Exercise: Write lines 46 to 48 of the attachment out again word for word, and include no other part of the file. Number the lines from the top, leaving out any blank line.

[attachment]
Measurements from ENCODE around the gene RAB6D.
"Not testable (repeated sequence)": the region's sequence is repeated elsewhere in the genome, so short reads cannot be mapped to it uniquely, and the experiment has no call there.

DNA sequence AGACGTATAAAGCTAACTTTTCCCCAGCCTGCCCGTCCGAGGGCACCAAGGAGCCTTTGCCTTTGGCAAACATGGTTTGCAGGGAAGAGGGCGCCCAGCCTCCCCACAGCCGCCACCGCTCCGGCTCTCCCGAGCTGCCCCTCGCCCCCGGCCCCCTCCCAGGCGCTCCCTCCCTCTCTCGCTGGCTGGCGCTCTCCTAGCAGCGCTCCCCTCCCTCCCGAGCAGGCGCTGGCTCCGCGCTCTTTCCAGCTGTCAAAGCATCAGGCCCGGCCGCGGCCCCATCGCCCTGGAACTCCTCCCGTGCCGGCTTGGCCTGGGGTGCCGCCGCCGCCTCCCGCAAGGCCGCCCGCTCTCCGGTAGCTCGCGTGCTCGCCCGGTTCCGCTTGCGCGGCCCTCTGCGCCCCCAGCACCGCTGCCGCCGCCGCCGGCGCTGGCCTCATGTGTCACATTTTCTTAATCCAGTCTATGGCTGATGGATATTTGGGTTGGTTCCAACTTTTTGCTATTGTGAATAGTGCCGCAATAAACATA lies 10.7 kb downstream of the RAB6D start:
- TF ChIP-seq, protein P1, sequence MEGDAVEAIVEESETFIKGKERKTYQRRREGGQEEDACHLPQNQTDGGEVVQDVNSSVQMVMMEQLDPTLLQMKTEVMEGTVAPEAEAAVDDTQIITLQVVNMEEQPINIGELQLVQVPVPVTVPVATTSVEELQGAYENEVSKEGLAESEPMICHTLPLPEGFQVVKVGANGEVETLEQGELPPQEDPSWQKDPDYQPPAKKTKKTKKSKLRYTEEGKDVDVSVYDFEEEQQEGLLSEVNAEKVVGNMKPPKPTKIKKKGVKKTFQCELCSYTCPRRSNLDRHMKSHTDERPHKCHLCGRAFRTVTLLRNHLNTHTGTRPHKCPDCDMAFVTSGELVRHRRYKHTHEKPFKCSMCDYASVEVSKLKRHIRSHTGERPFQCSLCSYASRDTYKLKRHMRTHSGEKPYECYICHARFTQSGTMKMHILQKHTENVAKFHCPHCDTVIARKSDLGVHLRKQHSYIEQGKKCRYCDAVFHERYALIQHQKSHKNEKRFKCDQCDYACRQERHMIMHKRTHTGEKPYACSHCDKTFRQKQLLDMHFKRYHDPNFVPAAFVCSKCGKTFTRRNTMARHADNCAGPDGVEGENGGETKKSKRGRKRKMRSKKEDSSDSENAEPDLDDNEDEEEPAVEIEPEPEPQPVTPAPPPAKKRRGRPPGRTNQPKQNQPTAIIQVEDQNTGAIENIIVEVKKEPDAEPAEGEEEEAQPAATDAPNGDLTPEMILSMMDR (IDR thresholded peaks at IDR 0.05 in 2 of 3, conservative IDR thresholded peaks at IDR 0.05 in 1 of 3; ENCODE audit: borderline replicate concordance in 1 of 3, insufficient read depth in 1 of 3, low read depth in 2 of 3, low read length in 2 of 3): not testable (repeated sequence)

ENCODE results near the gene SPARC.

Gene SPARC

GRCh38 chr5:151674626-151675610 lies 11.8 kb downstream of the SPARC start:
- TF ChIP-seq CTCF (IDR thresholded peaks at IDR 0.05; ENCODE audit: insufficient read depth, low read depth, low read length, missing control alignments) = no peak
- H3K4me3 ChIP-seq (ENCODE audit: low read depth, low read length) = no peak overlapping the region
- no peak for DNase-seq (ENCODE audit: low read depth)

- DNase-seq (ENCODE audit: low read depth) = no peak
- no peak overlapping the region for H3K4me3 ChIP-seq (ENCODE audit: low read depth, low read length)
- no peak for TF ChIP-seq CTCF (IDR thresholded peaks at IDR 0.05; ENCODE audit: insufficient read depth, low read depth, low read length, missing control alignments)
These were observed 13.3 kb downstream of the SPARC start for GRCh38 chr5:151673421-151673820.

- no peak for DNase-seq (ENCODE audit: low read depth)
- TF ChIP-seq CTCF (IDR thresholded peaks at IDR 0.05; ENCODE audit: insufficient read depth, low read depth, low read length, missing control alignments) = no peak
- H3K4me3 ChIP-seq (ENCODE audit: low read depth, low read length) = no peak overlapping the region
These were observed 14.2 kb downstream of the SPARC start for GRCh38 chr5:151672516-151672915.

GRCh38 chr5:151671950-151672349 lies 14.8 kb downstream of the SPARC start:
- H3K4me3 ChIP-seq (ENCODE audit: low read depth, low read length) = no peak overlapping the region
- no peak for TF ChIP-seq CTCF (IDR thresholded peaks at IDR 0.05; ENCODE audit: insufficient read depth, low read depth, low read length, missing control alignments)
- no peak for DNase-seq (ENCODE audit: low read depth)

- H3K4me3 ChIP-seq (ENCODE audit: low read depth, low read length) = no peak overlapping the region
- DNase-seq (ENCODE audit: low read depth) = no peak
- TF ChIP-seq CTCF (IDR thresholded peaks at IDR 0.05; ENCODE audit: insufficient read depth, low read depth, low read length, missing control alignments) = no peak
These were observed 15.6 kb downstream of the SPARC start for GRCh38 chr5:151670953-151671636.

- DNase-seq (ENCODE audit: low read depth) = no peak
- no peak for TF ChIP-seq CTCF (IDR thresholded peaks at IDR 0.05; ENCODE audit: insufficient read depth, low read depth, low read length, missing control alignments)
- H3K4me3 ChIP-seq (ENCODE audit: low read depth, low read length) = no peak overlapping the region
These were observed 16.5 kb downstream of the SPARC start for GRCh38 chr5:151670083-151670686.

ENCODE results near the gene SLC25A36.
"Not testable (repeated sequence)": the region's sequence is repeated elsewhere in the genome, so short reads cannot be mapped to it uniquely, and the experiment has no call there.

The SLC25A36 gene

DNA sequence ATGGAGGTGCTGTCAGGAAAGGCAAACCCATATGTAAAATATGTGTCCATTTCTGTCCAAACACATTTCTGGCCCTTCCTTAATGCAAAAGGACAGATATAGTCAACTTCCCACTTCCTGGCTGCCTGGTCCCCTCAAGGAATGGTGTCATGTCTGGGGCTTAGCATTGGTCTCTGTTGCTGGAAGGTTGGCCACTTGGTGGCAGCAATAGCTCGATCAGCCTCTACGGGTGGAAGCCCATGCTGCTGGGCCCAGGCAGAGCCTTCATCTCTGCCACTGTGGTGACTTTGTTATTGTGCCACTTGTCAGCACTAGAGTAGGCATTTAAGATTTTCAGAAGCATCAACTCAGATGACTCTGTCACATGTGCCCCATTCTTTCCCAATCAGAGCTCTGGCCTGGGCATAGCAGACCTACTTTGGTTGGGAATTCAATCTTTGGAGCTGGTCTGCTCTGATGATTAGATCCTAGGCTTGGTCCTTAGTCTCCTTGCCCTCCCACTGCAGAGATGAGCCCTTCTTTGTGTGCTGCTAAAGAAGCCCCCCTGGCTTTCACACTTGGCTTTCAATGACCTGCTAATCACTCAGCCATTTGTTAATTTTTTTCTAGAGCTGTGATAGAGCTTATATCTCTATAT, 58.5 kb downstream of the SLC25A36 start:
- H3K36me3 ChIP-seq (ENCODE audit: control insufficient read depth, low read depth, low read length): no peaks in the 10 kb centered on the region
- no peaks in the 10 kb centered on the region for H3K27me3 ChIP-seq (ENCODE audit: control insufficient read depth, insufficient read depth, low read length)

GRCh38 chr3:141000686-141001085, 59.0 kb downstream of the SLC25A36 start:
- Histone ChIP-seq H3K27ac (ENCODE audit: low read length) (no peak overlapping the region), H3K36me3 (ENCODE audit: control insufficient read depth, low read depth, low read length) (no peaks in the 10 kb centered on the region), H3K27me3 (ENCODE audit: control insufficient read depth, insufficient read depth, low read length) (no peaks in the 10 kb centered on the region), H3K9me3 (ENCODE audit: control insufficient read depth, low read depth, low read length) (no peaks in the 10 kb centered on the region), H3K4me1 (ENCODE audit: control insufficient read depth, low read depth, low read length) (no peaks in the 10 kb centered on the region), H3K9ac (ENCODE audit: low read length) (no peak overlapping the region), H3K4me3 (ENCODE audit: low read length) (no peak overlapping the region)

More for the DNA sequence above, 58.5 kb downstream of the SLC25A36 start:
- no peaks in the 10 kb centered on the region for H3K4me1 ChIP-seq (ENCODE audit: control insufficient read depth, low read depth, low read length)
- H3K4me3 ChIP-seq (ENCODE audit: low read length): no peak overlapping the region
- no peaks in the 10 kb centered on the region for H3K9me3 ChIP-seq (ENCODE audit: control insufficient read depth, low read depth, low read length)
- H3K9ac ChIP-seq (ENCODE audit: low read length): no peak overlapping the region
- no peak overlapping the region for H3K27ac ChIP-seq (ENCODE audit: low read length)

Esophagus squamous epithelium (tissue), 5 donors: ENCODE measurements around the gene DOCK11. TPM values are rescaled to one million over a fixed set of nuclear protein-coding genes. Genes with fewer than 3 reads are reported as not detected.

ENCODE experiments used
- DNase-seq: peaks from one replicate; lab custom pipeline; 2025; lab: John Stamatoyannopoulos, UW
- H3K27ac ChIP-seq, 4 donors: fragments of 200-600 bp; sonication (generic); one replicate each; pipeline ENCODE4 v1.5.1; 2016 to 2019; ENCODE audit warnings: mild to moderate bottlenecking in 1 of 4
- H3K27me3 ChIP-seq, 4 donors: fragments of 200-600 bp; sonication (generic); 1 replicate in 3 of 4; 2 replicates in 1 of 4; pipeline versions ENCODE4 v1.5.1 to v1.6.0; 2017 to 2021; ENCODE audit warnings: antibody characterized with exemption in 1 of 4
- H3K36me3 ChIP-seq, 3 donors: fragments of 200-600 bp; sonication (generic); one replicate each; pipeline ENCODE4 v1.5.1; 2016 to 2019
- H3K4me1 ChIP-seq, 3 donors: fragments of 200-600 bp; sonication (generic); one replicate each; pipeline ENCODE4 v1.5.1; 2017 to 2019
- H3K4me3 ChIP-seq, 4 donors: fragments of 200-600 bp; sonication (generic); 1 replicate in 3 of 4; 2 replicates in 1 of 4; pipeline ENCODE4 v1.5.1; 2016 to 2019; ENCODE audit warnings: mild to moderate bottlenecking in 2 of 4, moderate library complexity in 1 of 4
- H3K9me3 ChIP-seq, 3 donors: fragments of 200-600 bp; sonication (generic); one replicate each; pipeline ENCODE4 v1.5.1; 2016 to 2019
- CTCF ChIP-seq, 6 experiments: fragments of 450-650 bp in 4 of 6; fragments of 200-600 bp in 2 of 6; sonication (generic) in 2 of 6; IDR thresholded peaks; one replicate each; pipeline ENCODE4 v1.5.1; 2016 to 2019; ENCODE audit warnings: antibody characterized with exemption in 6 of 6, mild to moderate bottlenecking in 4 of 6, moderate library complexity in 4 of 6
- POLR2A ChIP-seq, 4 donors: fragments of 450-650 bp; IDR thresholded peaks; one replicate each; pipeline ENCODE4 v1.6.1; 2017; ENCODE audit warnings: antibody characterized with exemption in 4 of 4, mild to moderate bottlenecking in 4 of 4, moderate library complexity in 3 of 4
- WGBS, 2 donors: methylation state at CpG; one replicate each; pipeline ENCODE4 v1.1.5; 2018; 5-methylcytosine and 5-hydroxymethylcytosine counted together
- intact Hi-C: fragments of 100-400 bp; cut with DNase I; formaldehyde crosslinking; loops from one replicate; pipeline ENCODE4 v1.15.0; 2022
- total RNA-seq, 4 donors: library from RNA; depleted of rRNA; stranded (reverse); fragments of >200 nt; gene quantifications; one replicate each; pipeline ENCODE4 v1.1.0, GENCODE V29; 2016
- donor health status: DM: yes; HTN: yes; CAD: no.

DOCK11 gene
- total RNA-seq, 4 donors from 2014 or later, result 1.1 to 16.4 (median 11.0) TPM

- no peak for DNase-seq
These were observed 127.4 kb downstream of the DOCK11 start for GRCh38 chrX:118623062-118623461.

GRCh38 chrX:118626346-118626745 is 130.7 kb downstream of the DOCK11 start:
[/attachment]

ENCODE experiments used
- DNase-seq: peaks from one replicate; lab custom pipeline; 2025; lab: John Stamatoyannopoulos, UW
- H3K27ac ChIP-seq, 4 donors: fragments of 200-600 bp; sonication (generic); one replicate each; pipeline ENCODE4 v1.5.1; 2016 to 2019; ENCODE audit warnings: mild to moderate bottlenecking in 1 of 4